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Early storm batters mid-Atlantic

An unusually early and powerful nor'easter dumped wet, heavy snow Saturday on parts of the mid-Atlantic region, weighing down or toppling leafy trees and power lines and knocking out electricity for 2.3 million as the storm headed toward New England.

Communities inland were getting hit hardest, with eastern Pennsylvania serving as the bull's-eye for the storm, said National Weather Service spokesman Chris Vaccaro. Some places got more than half a foot of snow, and towns near the Maryland-Pennsylvania border saw 10 inches fall. And New York City's Central Park set a record for both the date and the month of October with 1.3 inches of snow by midafternoon and more falling.

More than 665,000 people were without power in New Jersey, including Gov. Chris Christie, who declared a state of emergency Saturday. Two hospitals that lost power were operating on generators. Utilities in Connecticut reported more than 520,000 without power, while utilities in Pennsylvania said more than 560,000 had no power. In New York, more than 260,000 lost power, and in Massachusetts, more than 200,000 were without electricity. Western Maryland had more than 26,000 outages and utilities were bringing in crews from other states to help restore it.

Throughout the region, officials had warned that the early storm would bring sticky snow on the heels of the week's warmer weather and could create dangerous conditions, especially since most branches still had their leaves, making them prone to break.

And the storm was expected to worsen as it swept north. The heaviest snowfall was forecast for today in the Massachusetts Berkshires, the Litchfield Hills in northwestern Connecticut, southwestern New Hampshire and the southern Green Mountains. Wind gusts of up to 50 mph were predicted, especially along coastal areas.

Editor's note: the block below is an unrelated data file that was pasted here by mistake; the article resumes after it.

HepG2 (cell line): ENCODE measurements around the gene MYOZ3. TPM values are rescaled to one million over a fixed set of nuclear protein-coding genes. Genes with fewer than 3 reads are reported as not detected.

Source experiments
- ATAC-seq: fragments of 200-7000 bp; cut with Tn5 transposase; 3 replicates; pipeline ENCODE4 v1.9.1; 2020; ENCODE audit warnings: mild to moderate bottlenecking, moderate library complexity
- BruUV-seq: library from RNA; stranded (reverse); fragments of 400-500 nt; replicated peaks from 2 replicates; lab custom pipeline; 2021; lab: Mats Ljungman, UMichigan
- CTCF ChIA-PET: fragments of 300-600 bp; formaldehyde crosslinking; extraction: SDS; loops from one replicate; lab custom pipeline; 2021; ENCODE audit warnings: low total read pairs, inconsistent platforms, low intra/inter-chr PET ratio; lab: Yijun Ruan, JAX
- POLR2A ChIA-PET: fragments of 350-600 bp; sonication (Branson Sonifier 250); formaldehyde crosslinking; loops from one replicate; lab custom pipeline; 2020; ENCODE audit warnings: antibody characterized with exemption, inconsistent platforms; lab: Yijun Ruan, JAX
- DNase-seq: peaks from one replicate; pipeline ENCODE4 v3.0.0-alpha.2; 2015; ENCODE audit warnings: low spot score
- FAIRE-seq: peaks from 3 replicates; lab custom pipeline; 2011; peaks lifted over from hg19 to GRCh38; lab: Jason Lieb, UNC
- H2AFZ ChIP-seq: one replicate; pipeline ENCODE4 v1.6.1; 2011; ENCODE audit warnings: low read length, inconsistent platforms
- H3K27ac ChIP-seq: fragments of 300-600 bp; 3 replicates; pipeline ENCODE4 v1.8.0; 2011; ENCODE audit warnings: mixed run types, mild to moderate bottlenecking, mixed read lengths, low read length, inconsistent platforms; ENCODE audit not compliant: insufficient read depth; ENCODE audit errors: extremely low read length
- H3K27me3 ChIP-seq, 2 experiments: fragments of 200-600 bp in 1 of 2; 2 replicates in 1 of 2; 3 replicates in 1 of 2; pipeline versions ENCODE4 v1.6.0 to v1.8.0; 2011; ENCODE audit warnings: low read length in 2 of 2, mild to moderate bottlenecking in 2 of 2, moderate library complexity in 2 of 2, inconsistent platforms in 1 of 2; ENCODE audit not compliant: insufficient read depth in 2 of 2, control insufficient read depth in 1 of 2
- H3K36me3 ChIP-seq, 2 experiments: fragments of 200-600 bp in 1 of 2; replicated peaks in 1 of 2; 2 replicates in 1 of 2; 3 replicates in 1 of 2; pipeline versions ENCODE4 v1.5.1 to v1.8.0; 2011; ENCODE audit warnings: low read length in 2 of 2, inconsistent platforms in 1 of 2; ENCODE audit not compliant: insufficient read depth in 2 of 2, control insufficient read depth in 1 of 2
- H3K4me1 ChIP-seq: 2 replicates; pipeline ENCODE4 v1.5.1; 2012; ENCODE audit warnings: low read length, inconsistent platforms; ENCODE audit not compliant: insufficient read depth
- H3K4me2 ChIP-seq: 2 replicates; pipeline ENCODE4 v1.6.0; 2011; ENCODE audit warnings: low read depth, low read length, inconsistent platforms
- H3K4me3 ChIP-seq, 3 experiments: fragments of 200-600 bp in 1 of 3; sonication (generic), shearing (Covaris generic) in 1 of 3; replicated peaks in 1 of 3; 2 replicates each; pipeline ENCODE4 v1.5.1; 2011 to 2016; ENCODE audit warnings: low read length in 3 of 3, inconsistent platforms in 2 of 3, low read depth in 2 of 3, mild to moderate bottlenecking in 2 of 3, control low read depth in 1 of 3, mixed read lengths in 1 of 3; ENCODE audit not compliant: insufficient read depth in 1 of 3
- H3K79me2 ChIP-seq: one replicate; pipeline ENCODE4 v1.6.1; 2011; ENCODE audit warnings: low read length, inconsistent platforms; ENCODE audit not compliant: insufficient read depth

Some said that even though they knew a storm was coming, the severity caught them by surprise.

"This is absolutely a lot more snow than I expected to see today. I can't believe it's not even Halloween and it's snowing already," Carole Shepherd of Washington Township, N.J., said after shoveling her driveway.

The storm disrupted travel along the Eastern Seaboard. Philadelphia International Airport, Newark Liberty International Airport and John F. Kennedy International Airport all had hourslong delays Saturday. Amtrak suspended service between Philadelphia and Harrisburg, Pa., and commuter trains in Connecticut and New York were delayed or suspended because of downed trees and signal problems.

Western New York was on the fringe of the storm, so only areas of Cattaraugus and Allegany counties received a trace to an inch of snow on Saturday, said Aaron Reynolds, a meteorologist with the National Weather Service at the Buffalo Niagara International Airport.

As for the weather today, Reynolds said, the local forecast shows mostly sunny skies with high temperatures in the mid-40s.

C. Douglas Hartmayer, a spokesman for the Niagara Frontier Transportation Authority, said several international flights were diverted from Newark to Buffalo, where the planes landed and refueled, before taking off again. One plane bound for JFK from Trinidad was redirected to Buffalo, where passengers deboarded and spent the night.

Further east, residents were urged to avoid travel altogether. Speed limits were reduced on bridges between New Jersey and Pennsylvania. A few roads closed because of accidents and downed trees and power lines, and more were expected, said Sean Brown, a spokesman for the Pennsylvania Department of Transportation.

The storm came on a busy weekend for many, with trick-or-treaters going door-to-door in search of Halloween booty, hunting season opening in some states and a full slate of college and pro football scheduled.

But the snow didn't deter the travel plans of Dave Baker, who's been going to Penn State football games for 45 years and made the 200-mile drive from Warminster, outside Philadelphia. He merely adjusted his packing list: Out went the breakfast fixings -- his group ate early at a restaurant rather than at the tailgate -- in stayed the burgers and hot dogs. And the cold came in handy.

"I didn't have to buy as much ice for the beer," he said.

Parts of New York saw a mix of snow, rain and slush that made for sheer misery at the Occupy Wall Street encampment in New York City, where drenched protesters hunkered down in tents and under tarps as the plaza filled with rainwater and melted snow.